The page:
By Edward Tsumele
I am sure to a layman and even those not layman but are somehow really interested in a category of art called ceramics, are sometimes left confused as to when does a pot become art and when is it simply a pot that your grandmother or mother used to make and was functional in practice. I am personally lucky enough for having a mother who used to make these beautiful clay pots, whose role was purely functional, such as storing water that was almost always quite cold enough to drink in the face of hot weather. She also made the material with which she used to make these clay pots and I often wonder what could have happened to her career as an artist If she was born in different circumstances where opportunities to practice her art were abundant, such as now. Yes she sold some of them, but not at a professional level, such as in a gallery. But from where I am standing, my mother was an artist, a ceramist that never got the recognition.
Well, these vexing questions will be answered by Strauss and Co. senior art specialist today, October 27, 2020, at Zoom function. This Zoom meeting is held in the context of Strauss&Co’s forthcoming flagship North/South Auction, which will take place from November 8 to November 11. This auction dubbed Modern, Post-War and Contemporary Art, Decorative Arts, Jewellery and Wine, will include the Tasso Foundation Collection – an important single-owner collection of South African art assembled by the late Italian businessman and connoisseur, Giulio Bertrand (1927–2018). The new cross-country, cross-departmental sale will also include a single-owner collection of highly sought-after wines from the Domaines of Burgundy and the Rhône Valley; a Chinese Famille Rose Collection; and a special focus on South African Ceramics.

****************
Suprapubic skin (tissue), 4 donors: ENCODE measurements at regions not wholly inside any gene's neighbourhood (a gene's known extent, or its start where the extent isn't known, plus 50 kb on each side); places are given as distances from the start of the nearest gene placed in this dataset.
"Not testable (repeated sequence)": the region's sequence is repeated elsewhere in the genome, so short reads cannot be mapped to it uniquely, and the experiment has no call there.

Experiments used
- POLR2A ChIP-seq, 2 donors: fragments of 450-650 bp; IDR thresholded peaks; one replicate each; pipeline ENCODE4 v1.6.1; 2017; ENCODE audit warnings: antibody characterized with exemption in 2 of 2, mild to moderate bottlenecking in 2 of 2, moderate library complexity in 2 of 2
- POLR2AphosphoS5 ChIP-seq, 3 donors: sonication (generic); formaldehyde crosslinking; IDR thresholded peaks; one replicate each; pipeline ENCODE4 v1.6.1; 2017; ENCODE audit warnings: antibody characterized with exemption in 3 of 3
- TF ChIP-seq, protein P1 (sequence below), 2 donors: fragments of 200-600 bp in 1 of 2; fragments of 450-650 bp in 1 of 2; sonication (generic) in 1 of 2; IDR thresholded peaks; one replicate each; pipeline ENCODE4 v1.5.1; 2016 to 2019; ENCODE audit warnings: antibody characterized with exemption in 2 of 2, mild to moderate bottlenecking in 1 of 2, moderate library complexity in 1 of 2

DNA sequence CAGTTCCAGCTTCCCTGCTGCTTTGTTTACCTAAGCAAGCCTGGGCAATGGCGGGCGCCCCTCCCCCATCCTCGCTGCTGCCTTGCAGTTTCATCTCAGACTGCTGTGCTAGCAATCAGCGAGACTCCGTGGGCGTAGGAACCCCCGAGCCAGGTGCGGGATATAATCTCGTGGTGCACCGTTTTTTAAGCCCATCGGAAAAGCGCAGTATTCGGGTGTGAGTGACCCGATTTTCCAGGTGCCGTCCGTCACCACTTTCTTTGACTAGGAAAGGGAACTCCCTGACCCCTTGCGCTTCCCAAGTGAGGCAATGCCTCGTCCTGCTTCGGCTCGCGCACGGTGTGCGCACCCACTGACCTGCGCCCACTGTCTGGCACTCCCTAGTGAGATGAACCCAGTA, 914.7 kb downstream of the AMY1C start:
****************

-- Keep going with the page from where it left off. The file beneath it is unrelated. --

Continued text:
But for now it is perhaps helpful to focus on the following quotation Frieda Harmsen (1985) Looking at South African Art: A guide to the study and appreciation of art, Pretoria: Van Schaik, page 145.: “A pot is elevated to the realm of art if the potter makes it primarily for that reason, and it will then be judged as art, and not as a well-designed household utensil.”
And so here is the South African story about this category of art called ceramics. Contemporary according to Strauss&Co. South African ceramics emerged in the 1960s and 70s, distinguishing itself as a separate category from what is known as historical ceramics (such as VOC plates and other wares traded between East and West), and heritage vessels (such as the many ceramic pots found at archaeological sites, including at Mapungubwe).
In addition to work from the studios of individual artists known primarily as ceramists, such as Esias Bosch and Andrew Walford, it also includes the work of artists known primarily as painters, sculptors or printmakers, such as Deborah Bell, Robert Hodgins and Hannatjie van der Wat, among many others, who produce ceramics occasionally or regularly, as part of their overall art practice.
The category also encompasses the production of commercial ware from smaller artisanal potteries and studios such as Cullinan Refractories/Olifantsfontein Potteries (which produced Linnware) and Grahamstown Pottery (which produced Drostdy Ware), as well more mass-produced, designer utilitarian ware, such as that manufactured by Continental China and National Ceramic Industries in the 1960s. A contemporary take on this form of production is the William Kentridge mirrored coffee cups produced by Illy in 2008.
The work of artists working in contemporary ceramic media ranges from new interpretations of traditional forms (for example in the work of Nesta Nala, Ian Garrett and Juliet Armstrong), and the reinvention of classical forms and shapes in highly innovative sculptural ceramic pieces (such as by Corné Joubert, Ruan Hoffmann and Molelekoa Simon Masilo).Source Credit: www.straussart.co.za